Teachers are Special
By Dorothy E. D’Annunzio
A teacher fills a special need –
The knowledge they are sharing
Helps guide our future generations
With kindness and with caring.
To be a teacher one must have
The patience of a saint.
To fill the minds of those so young
Takes stamina and strength.
The power of your influence
Can last throughout the years.
By helping choose the right from wrong
They overcome their fears.
Encourage them to do their best,
The dreams they can come true.
Their day by day journey
Begins and ends with you.
A teacher can be a friend or foe
Depending on the day.
Take a deep breath and count to ten
And all will be okay!
Dorothy E. D’Annunzio retired from retail and is married with one daughter, one grandson, and two cats, living in Midway, N.C.
Was Paul Bearus my Uncle?
A true story by Mike Baron
I was just 14 years old when my mom died. I was her only child. She conceived me when she was 42. Later she told me my arrival shocked the entire family. My mom died at age 56.
On the morning of the funeral, my pushy Aunt Anna who lived across the dirt driveway was inspecting the new suit, itchy shirt and clip-on necktie she bought me earlier that week. I hated those clothes, and I hated the buzz haircut she gave me a day earlier.
This was my first funeral and I was scared—REALLY SCARED! I worried what I would say to family members. I was afraid I was gonna cry. I told myself “You better not cry!” While fussing with my necktie my aunt said, “Now don’t you forget! You are riding to the cemetery with the Paul Bearus family.”
I thought, “The Bearuses? Who the heck are they?” I never heard of ‘em, so I panicked! I guessed they were the cousins who never liked us. Heck, I didn’t even know whose side of the family they were on, but I said nothing to my Aunt ‘cause she said I knew them.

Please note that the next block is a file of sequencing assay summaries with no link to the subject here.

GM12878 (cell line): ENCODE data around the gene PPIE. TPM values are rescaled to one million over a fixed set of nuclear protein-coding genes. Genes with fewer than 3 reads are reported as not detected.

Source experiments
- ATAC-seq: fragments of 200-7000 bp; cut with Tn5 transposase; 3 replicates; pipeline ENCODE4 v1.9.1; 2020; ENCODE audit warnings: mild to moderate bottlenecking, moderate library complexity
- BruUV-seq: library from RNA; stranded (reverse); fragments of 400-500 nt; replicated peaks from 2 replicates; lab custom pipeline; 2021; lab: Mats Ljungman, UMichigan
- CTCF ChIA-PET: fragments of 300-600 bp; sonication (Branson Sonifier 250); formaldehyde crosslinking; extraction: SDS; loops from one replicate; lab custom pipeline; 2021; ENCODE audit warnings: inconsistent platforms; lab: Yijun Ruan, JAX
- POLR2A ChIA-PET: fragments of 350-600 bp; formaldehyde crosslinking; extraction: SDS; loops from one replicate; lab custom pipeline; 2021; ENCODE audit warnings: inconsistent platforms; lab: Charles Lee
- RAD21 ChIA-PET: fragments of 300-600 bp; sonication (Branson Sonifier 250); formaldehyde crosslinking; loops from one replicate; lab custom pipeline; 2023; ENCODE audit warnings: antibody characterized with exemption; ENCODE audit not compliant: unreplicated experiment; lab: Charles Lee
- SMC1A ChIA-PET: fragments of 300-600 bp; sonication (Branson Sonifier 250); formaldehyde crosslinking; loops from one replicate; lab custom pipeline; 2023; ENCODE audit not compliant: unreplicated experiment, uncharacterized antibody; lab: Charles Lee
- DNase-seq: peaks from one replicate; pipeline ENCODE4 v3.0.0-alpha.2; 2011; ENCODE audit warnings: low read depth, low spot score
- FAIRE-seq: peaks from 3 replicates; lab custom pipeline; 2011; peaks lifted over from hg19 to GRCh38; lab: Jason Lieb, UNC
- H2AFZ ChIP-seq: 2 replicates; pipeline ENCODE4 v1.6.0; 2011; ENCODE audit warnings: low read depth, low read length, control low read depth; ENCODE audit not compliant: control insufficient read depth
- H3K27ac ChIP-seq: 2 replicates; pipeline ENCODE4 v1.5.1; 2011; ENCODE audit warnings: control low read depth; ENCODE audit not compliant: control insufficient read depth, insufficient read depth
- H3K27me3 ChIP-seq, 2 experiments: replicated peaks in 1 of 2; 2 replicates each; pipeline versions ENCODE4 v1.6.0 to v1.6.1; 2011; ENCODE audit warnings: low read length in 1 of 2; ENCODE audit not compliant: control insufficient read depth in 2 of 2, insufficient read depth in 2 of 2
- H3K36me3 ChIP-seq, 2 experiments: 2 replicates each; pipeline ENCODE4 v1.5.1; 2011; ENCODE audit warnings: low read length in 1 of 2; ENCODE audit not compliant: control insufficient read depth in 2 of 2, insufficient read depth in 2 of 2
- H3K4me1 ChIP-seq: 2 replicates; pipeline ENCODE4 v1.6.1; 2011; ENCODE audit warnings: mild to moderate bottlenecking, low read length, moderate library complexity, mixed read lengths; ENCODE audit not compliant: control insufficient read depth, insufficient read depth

I figured Paul Bearus must be that uncle from Detroit I never met. So how will I recognize him? I feared I would miss my ride to the cemetery, and I’d be left all alone at that creepy funeral home.
Then this giant funeral man got everyone’s attention. He looked down at me and said, “You’re Mike Junior, right?”
“YESSIR!” I said standing at attention.
He said, “Okay, you will be helping Paul Bearus carry your mom’s casket. When we’re done here, put these gloves on, and you ride in the first limousine.”
Whew! I was so relieved! Finally I knew which car would take me to the cemetery. But I was angry the Bearus’ car got to be first in line. I thought, “Why are they first? And why are they carrying my mom? They don’t even send us a Christmas card!!”
It was my first funeral, and I was just a kid. How the heck was I supposed to know that “Paul Bearus” always carries our family’s caskets?
Mike J. Baron is a teacher, writer, inventor, and a folksinger/songwriter who grew up in Connecticut and now lives in Winston-Salem. He has been battling Multiple Myeloma, an incurable blood cancer, for 12 years and is celebrating being in remission. Mike won the 2011 Kernersviille Senior Idol competition and won the 2013 High Point Senior Follies. Watch the video of Mike telling this story by going to www.YouTube.com and searching the title “Was Paul Bearus my Uncle?”
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